• It also seems flexible.  A member tried to set the IAP2 spectrum onto the matrix presented by Elizabeth, but was concerned that it may not work for all projects.  For example, a federally-mandated project might have huge implications, but it may not make sense to have a huge public involvement process.  The PDC model is more helpful, as it doesn’t put projects into specific types. 
  • It was asked how long the PDC has been using this model and how well it has worked for them.  Christine was not present to answer this. Who researches the answers to these questions? Who answers them? 
  • It was also asked what would prompt someone to pick up this document & use it.  This is one page of a huge manual for creating a public involvement plan, which gets reviewed. 
  • These questions need to be shared with stakeholders.  It was responded that stakeholders are often involved to give feedback & inform filling out something like this.  Not all stakeholders would be known at this point.
 
Looking at the PDC’s list of questions, the group began a brainstorm of what questions are missing or need to be re-written.
 
Brainstorm of questions:
 
1.  New questions for level of public involvement
  • What is the possibility of broad public interest?  (re-write of media question)
  • What is the potential of the public being able to affect the outcome?
  • Will this project create inequity?
  • To what extent does this project create a disparity in impact on traditionally underrepresented communities?
 
2.  Stakeholder Questions;
  • Who are the most impacted?
  • Are there language barriers?
 
3. Tools (how you will reach the public)
  • What about projects that reoccur? 
  • Some projects should always be a certain way every single time. For example, budget forums would always be public involvement processes.
  • Maybe there is a 2nd step of questions that asks what kinds of tools are needed for projects.
  • Does a public involvement plan exist?  Does it need revision?
 
Possible steps: Step 1 – Characterize the project.  If it’s a certain type of project, skip ahead.  If it’s not, go to next step.  Step 2 –select level of public involvement.  Then, there would be a list of the appropriate tools to use.  In the PDC manual, the stakeholder identification exercise is in step 5, but maybe this should come earlier.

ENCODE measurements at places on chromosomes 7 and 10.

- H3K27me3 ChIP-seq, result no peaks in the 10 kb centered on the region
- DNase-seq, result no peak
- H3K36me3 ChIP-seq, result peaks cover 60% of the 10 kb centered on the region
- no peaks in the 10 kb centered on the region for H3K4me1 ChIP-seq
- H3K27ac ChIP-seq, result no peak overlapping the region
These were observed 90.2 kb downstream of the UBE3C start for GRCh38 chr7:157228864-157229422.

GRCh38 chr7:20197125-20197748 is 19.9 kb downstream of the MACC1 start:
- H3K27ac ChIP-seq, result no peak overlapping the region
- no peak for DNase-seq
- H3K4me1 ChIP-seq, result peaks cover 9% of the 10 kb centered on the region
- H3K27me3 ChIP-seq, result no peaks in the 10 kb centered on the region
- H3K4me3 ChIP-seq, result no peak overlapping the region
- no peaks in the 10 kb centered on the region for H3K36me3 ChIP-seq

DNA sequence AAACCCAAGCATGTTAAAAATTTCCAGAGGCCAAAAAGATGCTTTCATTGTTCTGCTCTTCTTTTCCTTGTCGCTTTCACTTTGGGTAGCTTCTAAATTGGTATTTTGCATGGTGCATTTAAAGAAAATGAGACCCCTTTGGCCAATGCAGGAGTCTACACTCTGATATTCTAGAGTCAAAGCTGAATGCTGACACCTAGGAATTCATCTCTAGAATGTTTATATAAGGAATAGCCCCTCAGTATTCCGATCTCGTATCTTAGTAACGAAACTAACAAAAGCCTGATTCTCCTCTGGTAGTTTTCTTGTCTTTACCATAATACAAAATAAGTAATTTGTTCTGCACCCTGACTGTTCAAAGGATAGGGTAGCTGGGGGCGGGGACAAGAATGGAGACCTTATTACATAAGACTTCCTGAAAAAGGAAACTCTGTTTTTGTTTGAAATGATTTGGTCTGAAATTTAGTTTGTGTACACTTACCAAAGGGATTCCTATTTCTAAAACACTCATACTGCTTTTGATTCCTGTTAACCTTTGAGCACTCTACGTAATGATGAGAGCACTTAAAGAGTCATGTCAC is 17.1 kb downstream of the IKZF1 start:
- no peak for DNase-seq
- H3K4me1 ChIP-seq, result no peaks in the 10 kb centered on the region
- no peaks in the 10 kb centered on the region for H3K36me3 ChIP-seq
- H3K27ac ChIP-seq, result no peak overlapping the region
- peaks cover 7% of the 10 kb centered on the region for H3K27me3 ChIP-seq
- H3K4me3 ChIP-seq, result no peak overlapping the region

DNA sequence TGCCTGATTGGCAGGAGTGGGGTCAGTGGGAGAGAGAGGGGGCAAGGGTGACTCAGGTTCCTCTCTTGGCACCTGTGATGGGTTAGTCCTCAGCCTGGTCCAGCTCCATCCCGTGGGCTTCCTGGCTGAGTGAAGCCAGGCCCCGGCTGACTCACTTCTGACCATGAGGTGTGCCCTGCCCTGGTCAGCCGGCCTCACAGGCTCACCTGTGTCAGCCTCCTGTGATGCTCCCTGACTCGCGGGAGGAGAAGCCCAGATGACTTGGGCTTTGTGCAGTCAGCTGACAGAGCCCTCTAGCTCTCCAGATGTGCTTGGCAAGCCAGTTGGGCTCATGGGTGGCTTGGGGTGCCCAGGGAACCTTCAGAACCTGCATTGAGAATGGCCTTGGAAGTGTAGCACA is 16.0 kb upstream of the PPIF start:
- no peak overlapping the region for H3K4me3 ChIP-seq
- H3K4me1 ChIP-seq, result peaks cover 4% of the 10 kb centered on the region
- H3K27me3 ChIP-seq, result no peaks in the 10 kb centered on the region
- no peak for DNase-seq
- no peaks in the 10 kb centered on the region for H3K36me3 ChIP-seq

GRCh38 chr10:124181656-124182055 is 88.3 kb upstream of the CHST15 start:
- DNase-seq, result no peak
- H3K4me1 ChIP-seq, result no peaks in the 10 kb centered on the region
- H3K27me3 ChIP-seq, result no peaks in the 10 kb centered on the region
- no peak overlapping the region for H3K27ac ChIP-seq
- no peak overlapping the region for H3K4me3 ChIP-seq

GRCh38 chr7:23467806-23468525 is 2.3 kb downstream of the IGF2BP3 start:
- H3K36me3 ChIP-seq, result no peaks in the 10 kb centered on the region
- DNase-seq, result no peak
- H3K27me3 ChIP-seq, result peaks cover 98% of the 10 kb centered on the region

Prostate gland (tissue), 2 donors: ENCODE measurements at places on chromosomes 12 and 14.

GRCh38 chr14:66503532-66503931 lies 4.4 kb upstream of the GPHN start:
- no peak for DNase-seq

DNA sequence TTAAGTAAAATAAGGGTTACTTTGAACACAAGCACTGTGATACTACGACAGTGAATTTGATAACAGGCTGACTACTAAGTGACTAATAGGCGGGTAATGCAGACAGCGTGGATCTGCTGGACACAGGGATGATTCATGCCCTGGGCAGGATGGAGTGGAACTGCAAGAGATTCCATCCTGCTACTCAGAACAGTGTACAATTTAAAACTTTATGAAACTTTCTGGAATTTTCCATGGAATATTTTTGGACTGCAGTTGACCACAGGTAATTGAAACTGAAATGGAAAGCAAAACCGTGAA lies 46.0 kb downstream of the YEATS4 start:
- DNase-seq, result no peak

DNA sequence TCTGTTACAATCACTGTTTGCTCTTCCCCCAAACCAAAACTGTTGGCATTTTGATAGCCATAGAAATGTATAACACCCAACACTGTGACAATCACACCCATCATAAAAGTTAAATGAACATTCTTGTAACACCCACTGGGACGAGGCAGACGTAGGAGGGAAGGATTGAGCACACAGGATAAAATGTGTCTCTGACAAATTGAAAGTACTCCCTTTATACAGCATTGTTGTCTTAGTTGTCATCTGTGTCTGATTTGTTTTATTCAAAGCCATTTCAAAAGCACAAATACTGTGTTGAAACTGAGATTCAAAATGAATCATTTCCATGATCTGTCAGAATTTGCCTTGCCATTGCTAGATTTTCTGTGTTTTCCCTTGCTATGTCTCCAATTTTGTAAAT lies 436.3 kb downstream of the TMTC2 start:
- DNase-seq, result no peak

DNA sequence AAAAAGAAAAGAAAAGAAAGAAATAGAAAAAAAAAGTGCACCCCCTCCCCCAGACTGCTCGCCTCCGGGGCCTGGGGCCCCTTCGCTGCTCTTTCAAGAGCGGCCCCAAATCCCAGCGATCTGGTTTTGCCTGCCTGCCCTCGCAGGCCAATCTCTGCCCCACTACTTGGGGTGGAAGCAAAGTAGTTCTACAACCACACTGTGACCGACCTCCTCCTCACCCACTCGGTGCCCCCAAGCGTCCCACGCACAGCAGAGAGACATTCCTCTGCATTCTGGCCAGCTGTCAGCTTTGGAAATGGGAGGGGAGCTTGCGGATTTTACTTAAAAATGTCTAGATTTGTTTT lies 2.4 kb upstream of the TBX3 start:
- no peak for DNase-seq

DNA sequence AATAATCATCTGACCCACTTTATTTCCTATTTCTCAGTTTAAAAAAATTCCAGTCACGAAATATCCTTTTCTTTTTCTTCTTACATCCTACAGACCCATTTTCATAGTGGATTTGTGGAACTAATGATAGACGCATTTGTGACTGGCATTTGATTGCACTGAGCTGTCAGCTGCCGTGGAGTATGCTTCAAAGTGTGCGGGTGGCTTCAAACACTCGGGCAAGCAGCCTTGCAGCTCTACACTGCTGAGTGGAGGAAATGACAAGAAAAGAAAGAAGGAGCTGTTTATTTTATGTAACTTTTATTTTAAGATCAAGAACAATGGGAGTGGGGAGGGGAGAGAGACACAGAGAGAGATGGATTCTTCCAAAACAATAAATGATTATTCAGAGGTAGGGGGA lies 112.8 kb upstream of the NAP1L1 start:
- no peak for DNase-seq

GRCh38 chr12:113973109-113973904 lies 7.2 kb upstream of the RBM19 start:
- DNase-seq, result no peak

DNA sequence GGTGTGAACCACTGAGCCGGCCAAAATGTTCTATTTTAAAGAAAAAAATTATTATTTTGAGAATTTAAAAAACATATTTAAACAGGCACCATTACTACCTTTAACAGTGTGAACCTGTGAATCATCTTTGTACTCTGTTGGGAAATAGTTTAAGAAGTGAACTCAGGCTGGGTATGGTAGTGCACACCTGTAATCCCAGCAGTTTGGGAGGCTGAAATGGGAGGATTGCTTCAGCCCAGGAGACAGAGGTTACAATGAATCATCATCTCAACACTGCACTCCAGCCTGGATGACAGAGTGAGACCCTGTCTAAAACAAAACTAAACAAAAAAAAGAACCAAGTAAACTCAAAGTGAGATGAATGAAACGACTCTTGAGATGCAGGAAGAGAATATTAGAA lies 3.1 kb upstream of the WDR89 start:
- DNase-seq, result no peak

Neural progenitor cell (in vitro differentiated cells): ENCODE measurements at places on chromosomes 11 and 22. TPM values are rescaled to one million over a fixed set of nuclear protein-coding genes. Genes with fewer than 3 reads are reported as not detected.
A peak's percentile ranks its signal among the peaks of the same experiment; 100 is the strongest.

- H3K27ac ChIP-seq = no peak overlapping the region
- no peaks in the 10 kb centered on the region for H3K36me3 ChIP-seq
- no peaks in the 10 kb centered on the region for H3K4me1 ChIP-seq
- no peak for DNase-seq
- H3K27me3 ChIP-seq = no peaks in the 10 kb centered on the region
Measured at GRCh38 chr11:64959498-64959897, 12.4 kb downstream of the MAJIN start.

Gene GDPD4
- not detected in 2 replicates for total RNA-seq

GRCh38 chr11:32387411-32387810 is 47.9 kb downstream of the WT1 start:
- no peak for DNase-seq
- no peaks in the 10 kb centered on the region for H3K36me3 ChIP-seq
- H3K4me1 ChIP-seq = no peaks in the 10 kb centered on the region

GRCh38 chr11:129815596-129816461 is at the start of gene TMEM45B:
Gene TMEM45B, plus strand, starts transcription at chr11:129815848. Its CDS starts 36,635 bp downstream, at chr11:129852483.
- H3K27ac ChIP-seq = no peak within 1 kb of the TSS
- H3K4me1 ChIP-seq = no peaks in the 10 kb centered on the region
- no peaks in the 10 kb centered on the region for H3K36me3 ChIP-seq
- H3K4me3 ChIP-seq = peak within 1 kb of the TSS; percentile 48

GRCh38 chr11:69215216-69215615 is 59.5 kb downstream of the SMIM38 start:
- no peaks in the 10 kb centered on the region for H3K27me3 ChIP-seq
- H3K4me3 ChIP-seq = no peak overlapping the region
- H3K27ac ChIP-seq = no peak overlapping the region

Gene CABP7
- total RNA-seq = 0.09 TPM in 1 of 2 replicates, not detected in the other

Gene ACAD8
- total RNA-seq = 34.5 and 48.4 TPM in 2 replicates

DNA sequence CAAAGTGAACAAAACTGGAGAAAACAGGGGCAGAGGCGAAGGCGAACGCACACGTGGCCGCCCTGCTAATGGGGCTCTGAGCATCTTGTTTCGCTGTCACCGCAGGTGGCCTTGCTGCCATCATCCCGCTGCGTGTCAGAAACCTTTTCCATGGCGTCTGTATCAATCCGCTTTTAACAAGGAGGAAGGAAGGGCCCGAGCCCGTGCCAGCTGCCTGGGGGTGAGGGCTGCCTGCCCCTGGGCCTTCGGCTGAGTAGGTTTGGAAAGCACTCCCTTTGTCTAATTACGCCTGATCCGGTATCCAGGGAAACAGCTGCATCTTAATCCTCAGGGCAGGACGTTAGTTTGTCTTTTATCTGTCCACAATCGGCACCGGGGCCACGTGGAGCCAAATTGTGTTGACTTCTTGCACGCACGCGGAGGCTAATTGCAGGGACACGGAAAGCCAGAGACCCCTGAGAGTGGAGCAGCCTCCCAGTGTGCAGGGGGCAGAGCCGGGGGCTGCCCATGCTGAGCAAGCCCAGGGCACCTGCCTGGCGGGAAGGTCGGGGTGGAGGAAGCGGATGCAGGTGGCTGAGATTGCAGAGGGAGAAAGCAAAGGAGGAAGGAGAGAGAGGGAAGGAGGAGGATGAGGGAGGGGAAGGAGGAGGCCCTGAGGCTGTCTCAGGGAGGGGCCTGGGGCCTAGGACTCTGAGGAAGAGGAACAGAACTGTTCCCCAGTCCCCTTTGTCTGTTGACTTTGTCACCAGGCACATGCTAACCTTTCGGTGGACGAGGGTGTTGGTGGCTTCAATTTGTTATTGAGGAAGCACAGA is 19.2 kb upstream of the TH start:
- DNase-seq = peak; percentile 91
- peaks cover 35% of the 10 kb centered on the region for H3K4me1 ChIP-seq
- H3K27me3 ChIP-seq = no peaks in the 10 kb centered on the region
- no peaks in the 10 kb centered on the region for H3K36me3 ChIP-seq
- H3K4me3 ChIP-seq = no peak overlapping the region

Question: What is the process for identifying stakeholders internally right now?  Is there a database?  How does it work? 
Answer:  It varies bureau to bureau.  The databases are hard to maintain – some use the  neighborhood system.  Some bureaus such as BES, BDS, & Planning have mandated standards.
 
Stakeholders:
  • It is a limiting statement to say who the stakeholders are.  A better term may be who are the people most impacted by this decision? Make people think about who will be really impacted – community-perspective, not just the usual people you call.
  • It was pointed out that “communities of interest” is the newer term used that has less of the proprietary sound of stakeholders.
  • Maybe bureau advisory committees could play a role in identifying stakeholders.
 
Other Comments:
  • What about cost/benefit? Length of time of project or length of impact?
  • The Warringah model is useful for specific process steps.
  • Maybe certain types of projects will always have public involvement procedures.  The questions could be used for those projects that do not fit into neat categories.
  • We should review questions from the January meeting (scope, impact, etc.) & compare to this list of questions.
  • It would helpful to send out more context for the PDC model – maybe the table of contents.
 
Homework assignment: We have started developing 2nd level of questions: stakeholder questions & 3rd level: tool questions.  Bring any additional questions to add or any questions to subtract to the next meeting.
 
Next meeting: Wednesday, March 29, 2006 6:30-8:30pm
Metro, Room 270, 600 NE Grand Ave.